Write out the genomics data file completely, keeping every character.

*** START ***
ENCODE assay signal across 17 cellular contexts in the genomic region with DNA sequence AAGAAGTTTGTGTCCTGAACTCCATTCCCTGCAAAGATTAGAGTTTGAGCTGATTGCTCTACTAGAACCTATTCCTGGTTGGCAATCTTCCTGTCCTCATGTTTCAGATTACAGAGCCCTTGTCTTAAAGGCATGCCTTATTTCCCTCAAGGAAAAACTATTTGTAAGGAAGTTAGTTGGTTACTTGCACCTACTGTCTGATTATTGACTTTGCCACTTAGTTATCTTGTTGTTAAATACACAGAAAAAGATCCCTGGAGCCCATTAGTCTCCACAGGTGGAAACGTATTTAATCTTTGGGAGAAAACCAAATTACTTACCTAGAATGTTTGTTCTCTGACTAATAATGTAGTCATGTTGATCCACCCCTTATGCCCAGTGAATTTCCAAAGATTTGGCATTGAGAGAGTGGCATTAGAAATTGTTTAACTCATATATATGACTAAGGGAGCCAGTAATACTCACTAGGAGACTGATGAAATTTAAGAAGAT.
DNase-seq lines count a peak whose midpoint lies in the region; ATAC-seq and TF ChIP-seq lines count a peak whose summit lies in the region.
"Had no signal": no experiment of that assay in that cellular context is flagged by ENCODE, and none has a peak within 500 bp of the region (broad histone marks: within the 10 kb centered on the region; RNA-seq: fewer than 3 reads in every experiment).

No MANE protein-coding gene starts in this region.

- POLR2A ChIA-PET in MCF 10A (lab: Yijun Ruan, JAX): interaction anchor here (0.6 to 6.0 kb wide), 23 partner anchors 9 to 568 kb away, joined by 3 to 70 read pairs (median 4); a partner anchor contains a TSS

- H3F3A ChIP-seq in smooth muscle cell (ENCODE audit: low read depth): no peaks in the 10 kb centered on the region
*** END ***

ENCODE assay signal across 17 cellular contexts in the genomic region with DNA sequence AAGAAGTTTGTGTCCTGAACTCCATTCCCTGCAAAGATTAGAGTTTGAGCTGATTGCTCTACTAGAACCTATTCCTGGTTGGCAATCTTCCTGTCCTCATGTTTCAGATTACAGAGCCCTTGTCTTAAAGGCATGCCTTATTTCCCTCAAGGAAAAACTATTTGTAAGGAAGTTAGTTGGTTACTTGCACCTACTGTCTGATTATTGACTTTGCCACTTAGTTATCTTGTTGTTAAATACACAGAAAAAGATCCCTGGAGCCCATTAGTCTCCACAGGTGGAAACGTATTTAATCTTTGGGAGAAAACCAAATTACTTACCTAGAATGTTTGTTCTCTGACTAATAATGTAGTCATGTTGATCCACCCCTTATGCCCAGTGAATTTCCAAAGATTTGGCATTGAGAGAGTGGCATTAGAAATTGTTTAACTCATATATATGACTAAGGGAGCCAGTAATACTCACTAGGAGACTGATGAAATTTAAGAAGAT.
DNase-seq lines count a peak whose midpoint lies in the region; ATAC-seq and TF ChIP-seq lines count a peak whose summit lies in the region.
"Had no signal": no experiment of that assay in that cellular context is flagged by ENCODE, and none has a peak within 500 bp of the region (broad histone marks: within the 10 kb centered on the region; RNA-seq: fewer than 3 reads in every experiment).

No MANE protein-coding gene starts in this region.

- POLR2A ChIA-PET in MCF 10A (lab: Yijun Ruan, JAX): interaction anchor here (0.6 to 6.0 kb wide), 23 partner anchors 9 to 568 kb away, joined by 3 to 70 read pairs (median 4); a partner anchor contains a TSS

- H3F3A ChIP-seq in smooth muscle cell (ENCODE audit: low read depth): no peaks in the 10 kb centered on the region